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Please use this identifier to cite or link to this item: http://hdl.handle.net/10277/735

Authors: Pedrini, Edoardo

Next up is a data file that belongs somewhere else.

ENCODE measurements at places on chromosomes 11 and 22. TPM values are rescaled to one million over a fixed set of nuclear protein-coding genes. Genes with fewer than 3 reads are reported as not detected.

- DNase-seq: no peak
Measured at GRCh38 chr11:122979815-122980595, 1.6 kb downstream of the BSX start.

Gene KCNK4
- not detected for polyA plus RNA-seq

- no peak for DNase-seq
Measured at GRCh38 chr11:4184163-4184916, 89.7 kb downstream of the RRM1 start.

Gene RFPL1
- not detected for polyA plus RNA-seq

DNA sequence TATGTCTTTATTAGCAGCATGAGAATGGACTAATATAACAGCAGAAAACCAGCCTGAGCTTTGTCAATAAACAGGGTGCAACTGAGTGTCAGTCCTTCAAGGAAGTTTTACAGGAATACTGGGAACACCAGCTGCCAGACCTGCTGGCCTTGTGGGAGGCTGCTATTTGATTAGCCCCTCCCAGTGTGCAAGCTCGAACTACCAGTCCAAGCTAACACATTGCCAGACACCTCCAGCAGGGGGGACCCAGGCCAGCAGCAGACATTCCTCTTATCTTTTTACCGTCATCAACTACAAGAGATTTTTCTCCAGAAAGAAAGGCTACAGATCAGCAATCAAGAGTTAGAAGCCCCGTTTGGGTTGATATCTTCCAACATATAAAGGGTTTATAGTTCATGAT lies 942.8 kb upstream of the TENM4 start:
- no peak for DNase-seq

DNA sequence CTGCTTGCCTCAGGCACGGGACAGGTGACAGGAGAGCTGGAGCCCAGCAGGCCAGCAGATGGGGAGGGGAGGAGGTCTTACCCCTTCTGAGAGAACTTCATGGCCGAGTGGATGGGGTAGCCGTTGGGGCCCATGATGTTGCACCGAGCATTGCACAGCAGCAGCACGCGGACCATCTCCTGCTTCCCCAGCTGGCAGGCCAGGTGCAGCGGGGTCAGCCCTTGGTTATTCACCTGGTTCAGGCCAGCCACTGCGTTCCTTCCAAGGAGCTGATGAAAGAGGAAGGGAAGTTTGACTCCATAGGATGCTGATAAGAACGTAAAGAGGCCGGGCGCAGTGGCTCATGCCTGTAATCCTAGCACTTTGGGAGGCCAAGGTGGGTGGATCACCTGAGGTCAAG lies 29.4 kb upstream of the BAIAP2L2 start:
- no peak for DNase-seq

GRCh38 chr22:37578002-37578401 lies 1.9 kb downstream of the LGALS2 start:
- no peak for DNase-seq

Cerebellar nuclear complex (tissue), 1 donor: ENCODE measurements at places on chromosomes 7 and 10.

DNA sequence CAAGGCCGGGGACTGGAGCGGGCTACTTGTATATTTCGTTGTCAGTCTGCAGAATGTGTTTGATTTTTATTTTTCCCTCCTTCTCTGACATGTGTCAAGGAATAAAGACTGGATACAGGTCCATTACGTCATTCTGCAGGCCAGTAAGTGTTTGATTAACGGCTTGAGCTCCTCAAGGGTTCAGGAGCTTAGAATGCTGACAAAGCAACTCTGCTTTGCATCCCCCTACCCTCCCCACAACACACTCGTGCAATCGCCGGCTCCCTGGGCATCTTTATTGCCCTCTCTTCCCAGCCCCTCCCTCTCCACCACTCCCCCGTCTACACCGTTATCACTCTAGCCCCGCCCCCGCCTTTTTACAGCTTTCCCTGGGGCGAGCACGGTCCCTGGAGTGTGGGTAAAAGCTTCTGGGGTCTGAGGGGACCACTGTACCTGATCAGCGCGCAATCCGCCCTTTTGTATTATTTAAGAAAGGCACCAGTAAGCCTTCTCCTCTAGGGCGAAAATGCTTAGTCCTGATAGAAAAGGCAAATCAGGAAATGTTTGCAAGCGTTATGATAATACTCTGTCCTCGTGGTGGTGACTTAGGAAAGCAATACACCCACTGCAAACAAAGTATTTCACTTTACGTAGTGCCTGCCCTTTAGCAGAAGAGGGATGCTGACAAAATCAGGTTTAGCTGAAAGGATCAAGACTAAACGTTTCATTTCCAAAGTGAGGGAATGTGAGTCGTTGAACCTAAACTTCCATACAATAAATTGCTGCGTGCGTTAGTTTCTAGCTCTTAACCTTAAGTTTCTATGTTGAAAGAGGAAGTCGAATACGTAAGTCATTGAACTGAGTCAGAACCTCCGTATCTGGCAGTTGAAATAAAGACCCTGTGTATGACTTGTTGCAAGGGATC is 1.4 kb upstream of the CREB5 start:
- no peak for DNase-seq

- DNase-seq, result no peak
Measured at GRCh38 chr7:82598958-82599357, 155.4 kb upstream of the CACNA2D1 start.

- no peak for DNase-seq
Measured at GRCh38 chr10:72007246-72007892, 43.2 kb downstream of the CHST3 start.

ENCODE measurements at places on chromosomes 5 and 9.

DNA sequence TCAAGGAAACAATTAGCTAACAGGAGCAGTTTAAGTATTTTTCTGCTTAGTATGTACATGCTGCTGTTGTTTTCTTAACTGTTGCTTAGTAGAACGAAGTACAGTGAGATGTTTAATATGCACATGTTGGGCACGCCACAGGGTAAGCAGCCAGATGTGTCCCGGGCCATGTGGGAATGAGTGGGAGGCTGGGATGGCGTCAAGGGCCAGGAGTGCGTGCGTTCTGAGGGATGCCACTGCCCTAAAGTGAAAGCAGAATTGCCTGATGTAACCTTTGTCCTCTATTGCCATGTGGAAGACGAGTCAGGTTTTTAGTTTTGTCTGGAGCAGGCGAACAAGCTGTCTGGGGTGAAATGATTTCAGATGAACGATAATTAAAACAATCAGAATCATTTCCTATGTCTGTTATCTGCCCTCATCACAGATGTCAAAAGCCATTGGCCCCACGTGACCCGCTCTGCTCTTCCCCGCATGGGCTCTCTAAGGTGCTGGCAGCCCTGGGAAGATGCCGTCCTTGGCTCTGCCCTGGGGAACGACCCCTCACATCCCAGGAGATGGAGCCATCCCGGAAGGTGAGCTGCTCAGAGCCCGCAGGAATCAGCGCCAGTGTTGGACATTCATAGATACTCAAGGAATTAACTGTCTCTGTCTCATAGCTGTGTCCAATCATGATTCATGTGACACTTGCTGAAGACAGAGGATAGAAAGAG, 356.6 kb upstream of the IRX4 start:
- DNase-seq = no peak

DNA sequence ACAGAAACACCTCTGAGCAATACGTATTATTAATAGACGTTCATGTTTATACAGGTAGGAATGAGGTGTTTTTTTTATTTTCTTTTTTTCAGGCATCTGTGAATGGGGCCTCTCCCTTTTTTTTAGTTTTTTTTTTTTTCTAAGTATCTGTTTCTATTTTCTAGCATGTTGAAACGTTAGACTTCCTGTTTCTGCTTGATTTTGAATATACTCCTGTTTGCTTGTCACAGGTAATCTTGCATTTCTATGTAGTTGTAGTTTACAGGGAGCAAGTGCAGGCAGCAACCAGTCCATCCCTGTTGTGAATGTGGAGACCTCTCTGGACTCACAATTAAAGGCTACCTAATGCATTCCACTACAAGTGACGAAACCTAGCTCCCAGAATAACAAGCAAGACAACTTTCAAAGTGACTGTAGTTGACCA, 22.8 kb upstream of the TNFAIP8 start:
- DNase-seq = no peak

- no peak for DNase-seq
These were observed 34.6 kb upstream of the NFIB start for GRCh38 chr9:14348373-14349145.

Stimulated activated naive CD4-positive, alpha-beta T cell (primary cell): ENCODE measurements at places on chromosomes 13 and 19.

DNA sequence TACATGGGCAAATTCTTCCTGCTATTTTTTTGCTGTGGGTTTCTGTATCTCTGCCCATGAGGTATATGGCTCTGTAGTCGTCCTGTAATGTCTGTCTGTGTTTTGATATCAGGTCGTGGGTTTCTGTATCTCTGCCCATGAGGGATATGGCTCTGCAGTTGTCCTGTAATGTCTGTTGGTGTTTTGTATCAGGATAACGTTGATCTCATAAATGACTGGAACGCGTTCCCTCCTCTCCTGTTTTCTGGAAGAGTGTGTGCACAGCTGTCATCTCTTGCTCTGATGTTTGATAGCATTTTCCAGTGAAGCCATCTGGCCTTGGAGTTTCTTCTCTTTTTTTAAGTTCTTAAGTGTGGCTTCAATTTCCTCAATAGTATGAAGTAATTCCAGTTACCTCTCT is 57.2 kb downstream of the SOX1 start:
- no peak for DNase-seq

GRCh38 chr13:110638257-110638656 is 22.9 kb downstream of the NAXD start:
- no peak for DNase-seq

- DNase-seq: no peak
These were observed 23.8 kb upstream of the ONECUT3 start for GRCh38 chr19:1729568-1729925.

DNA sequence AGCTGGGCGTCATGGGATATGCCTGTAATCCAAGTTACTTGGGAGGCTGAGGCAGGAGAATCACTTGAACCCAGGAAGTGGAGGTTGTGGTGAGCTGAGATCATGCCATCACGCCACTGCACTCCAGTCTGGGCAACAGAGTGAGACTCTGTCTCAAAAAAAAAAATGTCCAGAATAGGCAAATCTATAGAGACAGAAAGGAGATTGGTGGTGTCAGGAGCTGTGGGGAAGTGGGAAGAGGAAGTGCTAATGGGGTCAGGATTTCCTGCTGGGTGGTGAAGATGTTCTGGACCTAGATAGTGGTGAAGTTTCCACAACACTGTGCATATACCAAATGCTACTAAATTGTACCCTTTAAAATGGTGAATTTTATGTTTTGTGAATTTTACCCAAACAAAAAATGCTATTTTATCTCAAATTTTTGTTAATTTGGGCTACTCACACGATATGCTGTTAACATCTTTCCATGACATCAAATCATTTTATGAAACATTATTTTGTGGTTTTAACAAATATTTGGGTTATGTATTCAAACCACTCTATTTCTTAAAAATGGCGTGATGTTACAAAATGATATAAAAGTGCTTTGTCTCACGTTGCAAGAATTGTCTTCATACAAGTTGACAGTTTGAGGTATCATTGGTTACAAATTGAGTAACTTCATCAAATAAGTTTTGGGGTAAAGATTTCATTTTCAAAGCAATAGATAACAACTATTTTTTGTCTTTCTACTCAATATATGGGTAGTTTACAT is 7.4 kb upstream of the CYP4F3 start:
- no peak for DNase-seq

Title: Study of the molecular mechanism(s) underlying the antitumoral and highly pleiotropic functions of the human RNASET2 protein, a phylogenetically conserved extracellular RNase.